Natural gas prices hit upper boundary last month

Although continued cold may lead to elevated demand levels, a key reason that prompt and long-term natural gas prices have not run higher is electricity generation. Gas demand for power generation could drop out of the market if prices get too high.
By Ben Straus, U.S. Energy | January 23, 2014

The following natural gas market analysis was written for Ethanol Producer Magazine on Dec. 23, 2013. Author's commentary reflects prices and market conditions at that time.   

A cold start to the winter heating season increased home heating demand beyond seasonal norms, depleting inventories at an above-average rate. Consequently, the remaining inventory has become more dear, near-term pricing has risen and the futures market has moved from a slight contango to backwardation. The prompt NYMEX contract traded near $4.50 per million Btu (MMBtu) for most of December.

The effects of increased heating demand were reflected acutely in national storage levels. Inventory peaked Nov. 11 at 3,834 billion cubic feet (Bcf), a comfortable surplus to the five-year average of 3,776 Bcf. Depletion occurred rapidly, culminating in an all-time record single week withdrawal of 285 Bcf on Dec. 13, bringing stored gas volumes to 3,248 Bcf, a 7.4 percent deficit to the five-year average. The three-week stretch of cold not only supercharged withdrawals, but also wreaked havoc with supply. Subzero weather in the Rockies and subfreezing temperatures in Oklahoma and Texas froze off production from some wells. At the peak of the cold, the research firm Bentek estimated that as much as 3 Bcf of supply was unavailable.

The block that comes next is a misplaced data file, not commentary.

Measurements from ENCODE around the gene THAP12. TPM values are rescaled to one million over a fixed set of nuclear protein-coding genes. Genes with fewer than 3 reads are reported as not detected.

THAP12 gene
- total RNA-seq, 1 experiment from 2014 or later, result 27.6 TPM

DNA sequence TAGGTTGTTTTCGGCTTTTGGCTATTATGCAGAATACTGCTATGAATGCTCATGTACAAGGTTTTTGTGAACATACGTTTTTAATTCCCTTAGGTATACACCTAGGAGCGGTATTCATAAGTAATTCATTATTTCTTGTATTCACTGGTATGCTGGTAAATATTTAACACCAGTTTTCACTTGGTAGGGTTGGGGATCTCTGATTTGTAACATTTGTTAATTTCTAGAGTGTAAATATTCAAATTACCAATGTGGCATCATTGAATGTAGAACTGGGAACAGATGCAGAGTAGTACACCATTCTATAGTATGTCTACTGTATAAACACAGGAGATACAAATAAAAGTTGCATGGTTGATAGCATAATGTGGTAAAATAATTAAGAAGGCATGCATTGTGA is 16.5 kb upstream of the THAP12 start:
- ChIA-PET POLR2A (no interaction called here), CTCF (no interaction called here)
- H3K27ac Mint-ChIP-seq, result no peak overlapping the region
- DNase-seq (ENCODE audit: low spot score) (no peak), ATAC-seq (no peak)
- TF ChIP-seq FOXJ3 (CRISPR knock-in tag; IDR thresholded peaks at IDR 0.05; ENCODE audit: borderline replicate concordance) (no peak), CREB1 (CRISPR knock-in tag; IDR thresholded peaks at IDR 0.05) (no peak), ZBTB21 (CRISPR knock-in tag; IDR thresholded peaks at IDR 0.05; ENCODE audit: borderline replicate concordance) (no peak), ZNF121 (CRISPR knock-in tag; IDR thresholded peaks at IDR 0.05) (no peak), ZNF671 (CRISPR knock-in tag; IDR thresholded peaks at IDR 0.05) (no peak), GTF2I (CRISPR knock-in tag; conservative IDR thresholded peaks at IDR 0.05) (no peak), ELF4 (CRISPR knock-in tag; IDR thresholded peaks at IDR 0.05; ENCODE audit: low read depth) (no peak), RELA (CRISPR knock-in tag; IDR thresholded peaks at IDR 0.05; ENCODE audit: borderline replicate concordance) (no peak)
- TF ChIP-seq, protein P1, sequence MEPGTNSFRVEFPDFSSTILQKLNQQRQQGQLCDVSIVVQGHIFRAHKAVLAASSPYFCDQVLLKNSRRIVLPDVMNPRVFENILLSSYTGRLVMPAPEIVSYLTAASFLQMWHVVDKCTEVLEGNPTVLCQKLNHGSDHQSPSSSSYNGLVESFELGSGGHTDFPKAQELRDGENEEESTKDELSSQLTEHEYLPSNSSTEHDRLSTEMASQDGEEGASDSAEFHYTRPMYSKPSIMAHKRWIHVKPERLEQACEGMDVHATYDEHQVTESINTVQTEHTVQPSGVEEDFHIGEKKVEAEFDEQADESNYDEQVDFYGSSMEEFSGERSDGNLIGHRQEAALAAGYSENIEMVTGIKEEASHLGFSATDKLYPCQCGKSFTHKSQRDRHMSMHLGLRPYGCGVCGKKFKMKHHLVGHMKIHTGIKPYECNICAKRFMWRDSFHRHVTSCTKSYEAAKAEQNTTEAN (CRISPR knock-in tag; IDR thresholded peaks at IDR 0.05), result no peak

Between constrained supply and spiking demand, prompt NYMEX natural gas prices broke out of a 13-week range from $3.50 to $3.80, to test and exceed April-May highs. Although prompt and spot prices have risen, deferred futures have been less sensitive to the recent demand spike. This near-term volatility combined with longer-term stability is indicative of a supply-demand scenario where long-term supply and demand balances are looser than the short-term.

Although continued cold would lead to elevated demand levels, a key reason that prompt and long-term prices have not run higher is electricity generation. If NYMEX prices were to rise above $4.50 per MMBtu, natural gas would no longer be competitive in certain areas. Analysts from SNL Energy and Goldman Sachs estimate 1 Bcf per day of natural gas demand for power generation would drop out of the market if prices exceed this threshold. Heating demand from an excessively cold winter could be the catalyst to break through this resistance, but the weather forecasts, and present storage balance are not sufficient to warrant that type of price move at this time.